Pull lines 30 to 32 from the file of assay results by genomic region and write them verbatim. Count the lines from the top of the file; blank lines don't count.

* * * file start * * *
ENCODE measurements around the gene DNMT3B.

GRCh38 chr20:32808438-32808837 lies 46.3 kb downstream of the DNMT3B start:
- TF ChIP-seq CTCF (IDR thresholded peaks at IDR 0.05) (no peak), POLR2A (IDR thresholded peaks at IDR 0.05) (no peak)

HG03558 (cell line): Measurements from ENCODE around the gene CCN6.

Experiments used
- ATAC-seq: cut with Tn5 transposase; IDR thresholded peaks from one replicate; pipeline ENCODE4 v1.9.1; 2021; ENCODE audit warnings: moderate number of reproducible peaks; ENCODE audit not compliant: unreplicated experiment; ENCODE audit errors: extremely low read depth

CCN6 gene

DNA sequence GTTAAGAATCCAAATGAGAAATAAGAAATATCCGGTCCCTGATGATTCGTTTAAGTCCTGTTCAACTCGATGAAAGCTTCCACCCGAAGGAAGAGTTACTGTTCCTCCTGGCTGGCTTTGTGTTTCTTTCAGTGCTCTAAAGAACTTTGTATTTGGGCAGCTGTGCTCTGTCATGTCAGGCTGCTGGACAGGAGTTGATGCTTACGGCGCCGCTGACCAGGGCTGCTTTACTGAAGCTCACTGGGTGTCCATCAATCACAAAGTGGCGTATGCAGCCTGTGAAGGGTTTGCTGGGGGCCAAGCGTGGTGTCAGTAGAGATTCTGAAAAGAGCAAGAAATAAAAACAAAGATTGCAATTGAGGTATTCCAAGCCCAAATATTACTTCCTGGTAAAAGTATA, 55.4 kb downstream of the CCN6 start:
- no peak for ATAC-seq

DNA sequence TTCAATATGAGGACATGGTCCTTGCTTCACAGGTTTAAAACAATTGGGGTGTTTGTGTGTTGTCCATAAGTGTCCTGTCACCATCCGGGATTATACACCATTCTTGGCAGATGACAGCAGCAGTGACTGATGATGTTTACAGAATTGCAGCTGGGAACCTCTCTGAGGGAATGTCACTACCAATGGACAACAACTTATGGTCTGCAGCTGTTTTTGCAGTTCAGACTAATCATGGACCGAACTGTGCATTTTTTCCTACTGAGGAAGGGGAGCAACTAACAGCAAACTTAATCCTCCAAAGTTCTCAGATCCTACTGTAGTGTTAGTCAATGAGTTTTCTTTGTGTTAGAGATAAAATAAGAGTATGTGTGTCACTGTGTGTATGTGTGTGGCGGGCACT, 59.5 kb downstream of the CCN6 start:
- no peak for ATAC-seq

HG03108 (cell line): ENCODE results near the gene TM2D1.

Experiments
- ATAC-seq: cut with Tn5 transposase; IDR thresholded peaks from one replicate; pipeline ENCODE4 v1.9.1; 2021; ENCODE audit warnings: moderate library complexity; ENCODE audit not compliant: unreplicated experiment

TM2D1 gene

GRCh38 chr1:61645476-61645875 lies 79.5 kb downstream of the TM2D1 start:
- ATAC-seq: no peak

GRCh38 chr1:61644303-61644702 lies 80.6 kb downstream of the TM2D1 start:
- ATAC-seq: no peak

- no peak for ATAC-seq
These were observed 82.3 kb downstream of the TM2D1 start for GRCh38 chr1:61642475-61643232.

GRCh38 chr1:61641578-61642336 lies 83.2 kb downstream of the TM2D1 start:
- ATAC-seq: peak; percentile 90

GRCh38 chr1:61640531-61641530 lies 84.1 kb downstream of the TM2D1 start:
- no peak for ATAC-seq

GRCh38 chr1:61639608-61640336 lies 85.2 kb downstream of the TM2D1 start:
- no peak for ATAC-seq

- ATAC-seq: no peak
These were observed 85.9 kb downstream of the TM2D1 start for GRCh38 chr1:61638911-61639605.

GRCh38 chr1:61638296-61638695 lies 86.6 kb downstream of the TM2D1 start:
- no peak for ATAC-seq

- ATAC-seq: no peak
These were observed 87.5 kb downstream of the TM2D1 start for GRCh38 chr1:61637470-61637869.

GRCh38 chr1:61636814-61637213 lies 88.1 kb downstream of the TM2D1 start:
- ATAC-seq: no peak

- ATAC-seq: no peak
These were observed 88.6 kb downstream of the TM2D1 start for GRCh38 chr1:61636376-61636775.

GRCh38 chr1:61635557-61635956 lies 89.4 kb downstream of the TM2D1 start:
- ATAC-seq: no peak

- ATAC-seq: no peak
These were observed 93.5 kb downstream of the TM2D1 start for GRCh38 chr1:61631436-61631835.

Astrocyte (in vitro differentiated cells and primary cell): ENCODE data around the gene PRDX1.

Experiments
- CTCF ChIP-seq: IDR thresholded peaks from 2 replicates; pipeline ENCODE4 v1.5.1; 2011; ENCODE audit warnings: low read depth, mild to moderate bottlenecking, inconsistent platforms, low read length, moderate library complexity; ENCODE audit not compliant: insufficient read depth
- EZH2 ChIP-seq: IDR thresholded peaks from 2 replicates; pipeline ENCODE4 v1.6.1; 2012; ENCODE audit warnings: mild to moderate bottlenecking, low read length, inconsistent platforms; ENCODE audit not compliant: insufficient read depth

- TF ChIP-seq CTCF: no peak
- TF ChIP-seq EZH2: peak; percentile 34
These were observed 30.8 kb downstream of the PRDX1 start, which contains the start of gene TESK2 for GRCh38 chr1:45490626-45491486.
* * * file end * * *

GRCh38 chr1:61638296-61638695 lies 86.6 kb downstream of the TM2D1 start:
- no peak for ATAC-seq

- ATAC-seq: no peak